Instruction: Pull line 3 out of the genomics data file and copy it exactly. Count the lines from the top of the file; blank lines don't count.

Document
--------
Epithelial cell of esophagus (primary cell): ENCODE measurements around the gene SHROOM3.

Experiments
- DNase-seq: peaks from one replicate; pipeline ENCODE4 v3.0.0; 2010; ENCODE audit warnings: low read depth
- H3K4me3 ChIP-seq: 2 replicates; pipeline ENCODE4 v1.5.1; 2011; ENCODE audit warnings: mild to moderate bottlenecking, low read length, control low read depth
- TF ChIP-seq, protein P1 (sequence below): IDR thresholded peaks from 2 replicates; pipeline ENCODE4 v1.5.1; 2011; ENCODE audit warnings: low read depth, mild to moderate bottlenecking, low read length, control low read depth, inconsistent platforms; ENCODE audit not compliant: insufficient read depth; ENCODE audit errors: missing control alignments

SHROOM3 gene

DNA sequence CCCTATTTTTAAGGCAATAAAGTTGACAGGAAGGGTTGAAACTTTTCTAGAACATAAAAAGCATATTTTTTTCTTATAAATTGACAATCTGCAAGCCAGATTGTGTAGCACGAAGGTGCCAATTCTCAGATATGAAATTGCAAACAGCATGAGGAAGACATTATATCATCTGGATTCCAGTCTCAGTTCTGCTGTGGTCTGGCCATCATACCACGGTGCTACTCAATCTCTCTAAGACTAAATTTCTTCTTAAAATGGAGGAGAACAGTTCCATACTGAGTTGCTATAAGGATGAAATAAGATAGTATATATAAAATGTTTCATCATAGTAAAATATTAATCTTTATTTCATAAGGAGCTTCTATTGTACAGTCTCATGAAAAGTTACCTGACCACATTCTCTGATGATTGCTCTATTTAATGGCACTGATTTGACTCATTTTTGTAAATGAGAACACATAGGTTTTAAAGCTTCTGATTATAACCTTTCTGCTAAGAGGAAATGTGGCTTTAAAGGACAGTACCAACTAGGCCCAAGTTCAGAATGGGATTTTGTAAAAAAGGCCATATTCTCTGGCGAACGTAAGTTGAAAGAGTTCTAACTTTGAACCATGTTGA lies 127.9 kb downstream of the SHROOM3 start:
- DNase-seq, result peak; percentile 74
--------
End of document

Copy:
- DNase-seq: peaks from one replicate; pipeline ENCODE4 v3.0.0; 2010; ENCODE audit warnings: low read depth